Progress on improving public transport coordination in Victoria has been slow, finds this report.
Public transport services are poorly coordinated. Progress on improving public transport coordination has been slow, despite related initiatives featuring prominently in statewide strategic land use and transport plans over the past decade. Over this time, public transport has been managed as a collection of separate modes rather than as an integrated system because institutional deficiencies have not supported effective planning for, and governance of, coordination initiatives.
Public Transport Victoria’s (PTV) establishment and explicit focus on improving public transport services and coordination is a key development. By shifting its focus from modal to network planning, PTV has improved its understanding of the challenges and actions needed to improve coordination.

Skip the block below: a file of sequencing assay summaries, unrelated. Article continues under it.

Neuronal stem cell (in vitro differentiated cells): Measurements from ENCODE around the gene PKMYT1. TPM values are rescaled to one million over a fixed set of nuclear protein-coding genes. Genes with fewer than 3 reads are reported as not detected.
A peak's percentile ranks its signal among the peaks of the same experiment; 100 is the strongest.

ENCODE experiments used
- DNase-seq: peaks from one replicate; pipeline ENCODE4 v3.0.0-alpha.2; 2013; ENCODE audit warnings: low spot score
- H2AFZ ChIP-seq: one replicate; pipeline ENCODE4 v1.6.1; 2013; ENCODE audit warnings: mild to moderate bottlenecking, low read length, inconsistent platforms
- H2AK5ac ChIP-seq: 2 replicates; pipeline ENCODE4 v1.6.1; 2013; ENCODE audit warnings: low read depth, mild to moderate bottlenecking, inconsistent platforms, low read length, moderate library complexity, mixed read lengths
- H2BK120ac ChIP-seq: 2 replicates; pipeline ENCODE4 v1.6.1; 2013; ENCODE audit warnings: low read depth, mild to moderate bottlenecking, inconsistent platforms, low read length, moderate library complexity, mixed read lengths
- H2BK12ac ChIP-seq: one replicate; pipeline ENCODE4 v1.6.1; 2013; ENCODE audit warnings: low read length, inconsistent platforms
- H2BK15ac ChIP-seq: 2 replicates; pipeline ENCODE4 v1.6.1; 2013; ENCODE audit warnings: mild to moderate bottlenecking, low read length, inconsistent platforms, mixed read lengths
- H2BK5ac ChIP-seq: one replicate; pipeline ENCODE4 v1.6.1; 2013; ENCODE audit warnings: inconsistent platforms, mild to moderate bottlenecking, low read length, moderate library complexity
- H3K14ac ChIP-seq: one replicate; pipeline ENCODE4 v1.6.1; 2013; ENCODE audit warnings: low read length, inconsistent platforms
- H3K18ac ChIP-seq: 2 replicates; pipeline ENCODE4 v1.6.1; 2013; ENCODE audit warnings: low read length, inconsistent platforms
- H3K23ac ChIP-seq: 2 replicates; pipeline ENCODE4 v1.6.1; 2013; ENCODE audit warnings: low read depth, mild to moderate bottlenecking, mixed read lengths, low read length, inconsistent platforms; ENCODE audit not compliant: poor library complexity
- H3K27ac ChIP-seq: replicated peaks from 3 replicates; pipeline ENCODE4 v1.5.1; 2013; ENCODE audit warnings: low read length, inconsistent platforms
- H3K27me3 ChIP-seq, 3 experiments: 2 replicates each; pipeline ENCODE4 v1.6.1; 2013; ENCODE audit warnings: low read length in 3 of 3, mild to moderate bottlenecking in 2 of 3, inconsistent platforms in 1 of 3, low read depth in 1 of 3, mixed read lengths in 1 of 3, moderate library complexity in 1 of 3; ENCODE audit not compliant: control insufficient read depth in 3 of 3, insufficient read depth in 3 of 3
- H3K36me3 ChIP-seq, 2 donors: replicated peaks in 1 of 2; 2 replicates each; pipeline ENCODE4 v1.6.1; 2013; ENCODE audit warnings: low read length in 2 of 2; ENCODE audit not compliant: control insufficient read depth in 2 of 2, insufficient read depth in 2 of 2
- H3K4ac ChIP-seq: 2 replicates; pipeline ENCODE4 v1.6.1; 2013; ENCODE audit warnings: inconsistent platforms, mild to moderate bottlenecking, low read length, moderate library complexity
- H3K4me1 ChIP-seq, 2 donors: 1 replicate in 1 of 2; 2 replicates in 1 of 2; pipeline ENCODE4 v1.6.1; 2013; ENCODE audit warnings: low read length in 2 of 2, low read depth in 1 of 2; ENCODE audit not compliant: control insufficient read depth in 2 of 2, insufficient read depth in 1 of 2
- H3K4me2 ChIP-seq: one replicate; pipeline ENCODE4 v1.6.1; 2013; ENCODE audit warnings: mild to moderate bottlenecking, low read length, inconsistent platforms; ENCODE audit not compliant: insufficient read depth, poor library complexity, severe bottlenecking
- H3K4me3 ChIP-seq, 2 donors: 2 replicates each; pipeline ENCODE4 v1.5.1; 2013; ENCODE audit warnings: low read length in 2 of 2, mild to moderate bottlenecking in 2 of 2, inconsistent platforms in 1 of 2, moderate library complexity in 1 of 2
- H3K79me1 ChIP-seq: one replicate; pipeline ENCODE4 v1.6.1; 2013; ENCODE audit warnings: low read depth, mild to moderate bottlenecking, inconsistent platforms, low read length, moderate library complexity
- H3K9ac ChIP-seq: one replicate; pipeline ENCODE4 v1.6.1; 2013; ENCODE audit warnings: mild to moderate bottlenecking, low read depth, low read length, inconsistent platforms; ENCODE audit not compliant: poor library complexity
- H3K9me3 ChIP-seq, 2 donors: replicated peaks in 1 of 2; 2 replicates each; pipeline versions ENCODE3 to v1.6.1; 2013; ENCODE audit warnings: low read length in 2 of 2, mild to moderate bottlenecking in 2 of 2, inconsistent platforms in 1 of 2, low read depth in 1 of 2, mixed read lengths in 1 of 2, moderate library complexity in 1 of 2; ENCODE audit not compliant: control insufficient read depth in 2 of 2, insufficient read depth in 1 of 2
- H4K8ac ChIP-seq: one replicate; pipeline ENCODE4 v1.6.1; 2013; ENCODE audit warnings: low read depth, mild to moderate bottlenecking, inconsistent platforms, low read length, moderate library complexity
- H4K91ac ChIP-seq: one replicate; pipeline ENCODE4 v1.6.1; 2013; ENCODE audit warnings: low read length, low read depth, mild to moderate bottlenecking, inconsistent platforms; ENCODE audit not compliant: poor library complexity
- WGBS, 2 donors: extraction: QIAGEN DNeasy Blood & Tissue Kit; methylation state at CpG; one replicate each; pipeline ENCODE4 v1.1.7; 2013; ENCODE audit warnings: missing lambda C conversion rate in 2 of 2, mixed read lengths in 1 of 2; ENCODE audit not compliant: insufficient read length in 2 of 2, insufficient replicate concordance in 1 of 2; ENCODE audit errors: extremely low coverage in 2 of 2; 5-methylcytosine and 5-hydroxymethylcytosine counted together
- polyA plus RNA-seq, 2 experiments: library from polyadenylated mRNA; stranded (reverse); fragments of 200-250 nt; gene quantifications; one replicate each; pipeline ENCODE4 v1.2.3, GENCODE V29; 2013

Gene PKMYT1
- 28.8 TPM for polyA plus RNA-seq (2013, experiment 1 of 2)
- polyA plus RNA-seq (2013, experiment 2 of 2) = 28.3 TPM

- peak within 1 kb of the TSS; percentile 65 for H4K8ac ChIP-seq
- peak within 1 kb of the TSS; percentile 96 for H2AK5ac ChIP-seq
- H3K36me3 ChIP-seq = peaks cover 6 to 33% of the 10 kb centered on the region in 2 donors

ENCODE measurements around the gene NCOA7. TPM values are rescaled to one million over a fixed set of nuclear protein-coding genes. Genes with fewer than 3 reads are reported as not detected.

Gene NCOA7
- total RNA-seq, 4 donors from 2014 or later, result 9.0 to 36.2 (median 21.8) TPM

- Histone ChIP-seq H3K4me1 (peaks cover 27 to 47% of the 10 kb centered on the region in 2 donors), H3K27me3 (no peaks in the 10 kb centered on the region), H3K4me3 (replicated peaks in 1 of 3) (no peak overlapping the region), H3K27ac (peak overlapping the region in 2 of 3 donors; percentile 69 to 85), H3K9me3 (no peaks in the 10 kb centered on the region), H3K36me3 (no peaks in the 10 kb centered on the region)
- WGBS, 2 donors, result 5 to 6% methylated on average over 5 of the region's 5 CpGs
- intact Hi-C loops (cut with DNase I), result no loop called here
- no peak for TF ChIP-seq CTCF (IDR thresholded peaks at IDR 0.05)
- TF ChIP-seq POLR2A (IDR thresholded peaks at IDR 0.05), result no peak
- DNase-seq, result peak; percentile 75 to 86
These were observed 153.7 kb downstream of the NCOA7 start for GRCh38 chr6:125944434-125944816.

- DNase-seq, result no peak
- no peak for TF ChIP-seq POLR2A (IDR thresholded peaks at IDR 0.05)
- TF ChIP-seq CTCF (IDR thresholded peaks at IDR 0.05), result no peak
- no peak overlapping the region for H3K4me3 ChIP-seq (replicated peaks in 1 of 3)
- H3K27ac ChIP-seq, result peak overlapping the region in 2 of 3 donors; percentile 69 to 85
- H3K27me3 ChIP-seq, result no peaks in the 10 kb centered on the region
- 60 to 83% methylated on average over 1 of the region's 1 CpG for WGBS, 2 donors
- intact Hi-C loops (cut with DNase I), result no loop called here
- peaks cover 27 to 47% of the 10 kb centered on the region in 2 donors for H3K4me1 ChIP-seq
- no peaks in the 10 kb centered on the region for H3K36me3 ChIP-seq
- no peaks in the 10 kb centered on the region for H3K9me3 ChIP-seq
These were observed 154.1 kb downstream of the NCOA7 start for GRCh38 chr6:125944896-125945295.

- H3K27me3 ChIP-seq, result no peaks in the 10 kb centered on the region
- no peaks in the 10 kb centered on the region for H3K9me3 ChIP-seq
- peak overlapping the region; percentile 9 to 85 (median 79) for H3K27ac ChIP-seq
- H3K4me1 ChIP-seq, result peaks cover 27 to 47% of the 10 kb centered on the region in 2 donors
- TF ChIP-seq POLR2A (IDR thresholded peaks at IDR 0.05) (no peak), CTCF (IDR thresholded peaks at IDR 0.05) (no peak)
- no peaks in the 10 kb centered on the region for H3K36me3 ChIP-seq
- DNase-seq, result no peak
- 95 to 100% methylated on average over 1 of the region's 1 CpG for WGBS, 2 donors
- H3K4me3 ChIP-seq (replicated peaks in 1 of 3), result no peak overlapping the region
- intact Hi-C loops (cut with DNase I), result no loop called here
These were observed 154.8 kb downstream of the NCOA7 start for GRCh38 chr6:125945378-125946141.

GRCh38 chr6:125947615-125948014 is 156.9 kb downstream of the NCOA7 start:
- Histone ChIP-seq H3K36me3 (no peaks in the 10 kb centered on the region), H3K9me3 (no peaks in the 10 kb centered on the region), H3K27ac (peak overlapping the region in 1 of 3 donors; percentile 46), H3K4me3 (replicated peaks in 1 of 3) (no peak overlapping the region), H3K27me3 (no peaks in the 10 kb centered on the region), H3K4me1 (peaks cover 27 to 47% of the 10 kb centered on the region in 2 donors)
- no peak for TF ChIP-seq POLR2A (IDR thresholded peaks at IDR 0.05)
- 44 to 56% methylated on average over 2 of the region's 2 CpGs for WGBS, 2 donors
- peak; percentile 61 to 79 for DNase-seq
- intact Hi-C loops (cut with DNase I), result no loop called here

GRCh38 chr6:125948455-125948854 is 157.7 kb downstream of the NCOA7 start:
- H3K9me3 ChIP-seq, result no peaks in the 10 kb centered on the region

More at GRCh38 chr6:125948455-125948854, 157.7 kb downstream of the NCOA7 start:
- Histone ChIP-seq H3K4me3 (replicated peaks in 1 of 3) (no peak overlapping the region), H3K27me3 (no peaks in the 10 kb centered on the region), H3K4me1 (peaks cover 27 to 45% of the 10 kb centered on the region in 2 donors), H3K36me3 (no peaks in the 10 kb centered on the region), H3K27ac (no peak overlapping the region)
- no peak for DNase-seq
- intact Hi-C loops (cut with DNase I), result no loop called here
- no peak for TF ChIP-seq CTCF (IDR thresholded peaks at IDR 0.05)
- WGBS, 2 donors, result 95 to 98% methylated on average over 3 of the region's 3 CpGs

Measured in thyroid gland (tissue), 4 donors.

However, PTV needs to do more to achieve adequate coordination, including:
- finalising its draft coordination framework—including plans for buses, trams and rural and regional public transport services
- developing measures and reporting on indicators that reliably convey the level of intended and actual coordination across public transport modes
- strengthening its monitoring processes around the measurement of on-time running of train and bus coordination outcomes
- better incorporating performance incentives within franchise agreements to achieve coordination improvements.
There is also a need for the Department of Transport, Planning and Local Infrastructure to develop clearly defined statewide coordination objectives, performance measures and governance arrangements to monitor achievement of coordination outcomes.
Ongoing delays in addressing existing barriers to coordination will impede the achievement of related transport system objectives.